In Bonton’s case, Holloway says that its NOFA requires (thanks to a deed restriction) that a percentage of the units remain affordable housing for at least 15 years. And while the NOFA (and the zoning passed by the CPC this month) only requires a percentage, Holloway said “100 percent” of the units would be affordable. 

Some commissioners were worried about the prospect of potentially concentrating more affordable housing in South Dallas, which is something the city should always monitor. But Bonton representatives said the affordable housing shortage was hitting Bonton, too.

This wasn’t a matter of deciding whether the development should be placed in Bonton or in a more affluent neighborhood closer to jobs and services. This was an all-in deal that was specifically designed to address the need of a specific neighborhood; the project would die without the zoning change.

Holloway told commissioners on June 2 that newly-built homes in Bonton were selling for $300,000 or more, “which is also creating an affordability problem.”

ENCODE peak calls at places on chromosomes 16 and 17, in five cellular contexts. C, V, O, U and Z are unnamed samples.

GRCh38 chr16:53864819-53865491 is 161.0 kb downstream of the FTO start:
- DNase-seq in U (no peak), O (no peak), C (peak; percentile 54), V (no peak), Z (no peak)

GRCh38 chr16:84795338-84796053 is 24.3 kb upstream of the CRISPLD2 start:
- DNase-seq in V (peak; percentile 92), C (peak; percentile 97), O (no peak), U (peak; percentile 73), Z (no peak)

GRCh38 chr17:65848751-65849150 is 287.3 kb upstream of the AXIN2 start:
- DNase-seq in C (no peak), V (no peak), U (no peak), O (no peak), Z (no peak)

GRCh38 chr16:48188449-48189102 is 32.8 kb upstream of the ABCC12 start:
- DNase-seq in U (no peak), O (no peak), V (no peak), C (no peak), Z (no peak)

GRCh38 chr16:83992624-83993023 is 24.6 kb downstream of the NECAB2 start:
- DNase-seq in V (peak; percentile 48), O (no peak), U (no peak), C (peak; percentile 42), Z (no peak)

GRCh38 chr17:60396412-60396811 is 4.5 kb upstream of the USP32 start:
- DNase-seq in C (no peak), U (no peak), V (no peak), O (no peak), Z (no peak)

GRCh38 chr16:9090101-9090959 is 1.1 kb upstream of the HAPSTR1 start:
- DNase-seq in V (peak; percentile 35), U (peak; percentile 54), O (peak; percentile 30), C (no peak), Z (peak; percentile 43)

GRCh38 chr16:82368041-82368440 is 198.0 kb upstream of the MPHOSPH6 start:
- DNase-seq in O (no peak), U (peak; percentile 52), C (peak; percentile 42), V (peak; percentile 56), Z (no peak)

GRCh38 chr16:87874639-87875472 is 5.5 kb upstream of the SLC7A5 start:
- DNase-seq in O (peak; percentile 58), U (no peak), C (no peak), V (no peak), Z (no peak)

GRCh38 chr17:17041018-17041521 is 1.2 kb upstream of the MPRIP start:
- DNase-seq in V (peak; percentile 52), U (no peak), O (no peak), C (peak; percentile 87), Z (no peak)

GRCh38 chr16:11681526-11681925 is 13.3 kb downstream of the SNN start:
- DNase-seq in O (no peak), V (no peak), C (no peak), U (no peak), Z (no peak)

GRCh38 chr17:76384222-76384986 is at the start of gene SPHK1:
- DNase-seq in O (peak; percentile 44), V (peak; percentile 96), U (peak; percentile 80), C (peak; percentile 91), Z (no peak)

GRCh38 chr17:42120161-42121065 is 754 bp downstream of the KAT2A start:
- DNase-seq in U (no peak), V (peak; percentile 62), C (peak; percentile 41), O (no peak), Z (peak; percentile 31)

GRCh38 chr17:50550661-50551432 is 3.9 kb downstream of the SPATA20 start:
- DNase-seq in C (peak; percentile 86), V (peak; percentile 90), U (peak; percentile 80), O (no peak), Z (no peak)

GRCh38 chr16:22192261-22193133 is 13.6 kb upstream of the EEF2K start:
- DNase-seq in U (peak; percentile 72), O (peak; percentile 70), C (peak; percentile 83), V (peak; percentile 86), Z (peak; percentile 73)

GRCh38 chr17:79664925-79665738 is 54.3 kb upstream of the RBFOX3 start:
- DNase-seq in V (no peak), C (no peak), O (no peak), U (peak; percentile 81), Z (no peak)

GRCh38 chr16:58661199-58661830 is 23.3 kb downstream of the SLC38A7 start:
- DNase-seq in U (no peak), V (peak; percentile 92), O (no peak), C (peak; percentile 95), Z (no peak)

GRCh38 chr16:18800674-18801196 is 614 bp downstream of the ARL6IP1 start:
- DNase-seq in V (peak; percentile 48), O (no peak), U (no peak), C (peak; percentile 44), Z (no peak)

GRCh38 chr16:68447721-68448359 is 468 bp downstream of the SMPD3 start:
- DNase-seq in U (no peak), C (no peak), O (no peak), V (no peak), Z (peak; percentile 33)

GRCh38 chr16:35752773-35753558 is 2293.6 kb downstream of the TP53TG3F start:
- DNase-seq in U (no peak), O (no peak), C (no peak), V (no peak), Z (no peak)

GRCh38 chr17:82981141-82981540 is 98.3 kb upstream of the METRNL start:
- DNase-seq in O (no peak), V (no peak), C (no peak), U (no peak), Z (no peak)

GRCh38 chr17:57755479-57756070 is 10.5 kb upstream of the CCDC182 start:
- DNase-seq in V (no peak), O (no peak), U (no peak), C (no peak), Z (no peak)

Even in Bonton, an area where only 30 percent of residents own cars and 44 percent live below the poverty line, residents run the danger of being priced out of a place to live. 

At briefings on June 2 and June 16, commissioners also focused on aesthetics and amenities, questioning the decision to place the complex close to Bexar Street. They asked whether CityBuild could squeeze in a little more greenspace into the design. 

The project’s civil engineer, Michael Westfall, explained that the variances—which include a maximum height of 45 feet, which is about three stories—might seem “harsh” for regular multifamily housing, but it was in line with the neighborhood commercial zoning that was currently in place. However, by June 16, the developers had met with city arborists and were able to come up with some changes to the landscaping plan that would address new trees and greenspace. The project also protects a large oak tree on Silkwood St.